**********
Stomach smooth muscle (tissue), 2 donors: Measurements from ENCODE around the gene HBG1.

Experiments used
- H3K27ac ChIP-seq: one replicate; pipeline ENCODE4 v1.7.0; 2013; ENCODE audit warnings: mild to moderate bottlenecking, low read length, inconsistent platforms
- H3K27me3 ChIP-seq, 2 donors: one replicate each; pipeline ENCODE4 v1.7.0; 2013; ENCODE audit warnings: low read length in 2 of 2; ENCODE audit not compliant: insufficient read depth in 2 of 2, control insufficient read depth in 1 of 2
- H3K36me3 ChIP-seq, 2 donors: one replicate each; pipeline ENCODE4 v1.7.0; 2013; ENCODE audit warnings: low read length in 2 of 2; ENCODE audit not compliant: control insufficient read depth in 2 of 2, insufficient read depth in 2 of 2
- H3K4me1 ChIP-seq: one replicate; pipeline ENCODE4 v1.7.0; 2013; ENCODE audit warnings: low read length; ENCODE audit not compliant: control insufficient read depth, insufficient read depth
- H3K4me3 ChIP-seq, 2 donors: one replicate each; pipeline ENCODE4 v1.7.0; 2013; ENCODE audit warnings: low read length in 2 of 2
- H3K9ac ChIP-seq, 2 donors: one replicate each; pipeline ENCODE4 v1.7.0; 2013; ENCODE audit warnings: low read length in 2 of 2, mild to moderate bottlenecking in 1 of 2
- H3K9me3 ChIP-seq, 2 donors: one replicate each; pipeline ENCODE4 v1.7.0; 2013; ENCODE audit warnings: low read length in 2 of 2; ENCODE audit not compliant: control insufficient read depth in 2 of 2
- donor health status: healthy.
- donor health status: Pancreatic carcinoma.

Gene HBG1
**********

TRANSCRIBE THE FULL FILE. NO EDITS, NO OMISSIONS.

Stomach smooth muscle (tissue), 2 donors: Measurements from ENCODE around the gene HBG1.

Experiments used
- H3K27ac ChIP-seq: one replicate; pipeline ENCODE4 v1.7.0; 2013; ENCODE audit warnings: mild to moderate bottlenecking, low read length, inconsistent platforms
- H3K27me3 ChIP-seq, 2 donors: one replicate each; pipeline ENCODE4 v1.7.0; 2013; ENCODE audit warnings: low read length in 2 of 2; ENCODE audit not compliant: insufficient read depth in 2 of 2, control insufficient read depth in 1 of 2
- H3K36me3 ChIP-seq, 2 donors: one replicate each; pipeline ENCODE4 v1.7.0; 2013; ENCODE audit warnings: low read length in 2 of 2; ENCODE audit not compliant: control insufficient read depth in 2 of 2, insufficient read depth in 2 of 2
- H3K4me1 ChIP-seq: one replicate; pipeline ENCODE4 v1.7.0; 2013; ENCODE audit warnings: low read length; ENCODE audit not compliant: control insufficient read depth, insufficient read depth
- H3K4me3 ChIP-seq, 2 donors: one replicate each; pipeline ENCODE4 v1.7.0; 2013; ENCODE audit warnings: low read length in 2 of 2
- H3K9ac ChIP-seq, 2 donors: one replicate each; pipeline ENCODE4 v1.7.0; 2013; ENCODE audit warnings: low read length in 2 of 2, mild to moderate bottlenecking in 1 of 2
- H3K9me3 ChIP-seq, 2 donors: one replicate each; pipeline ENCODE4 v1.7.0; 2013; ENCODE audit warnings: low read length in 2 of 2; ENCODE audit not compliant: control insufficient read depth in 2 of 2
- donor health status: healthy.
- donor health status: Pancreatic carcinoma.

Gene HBG1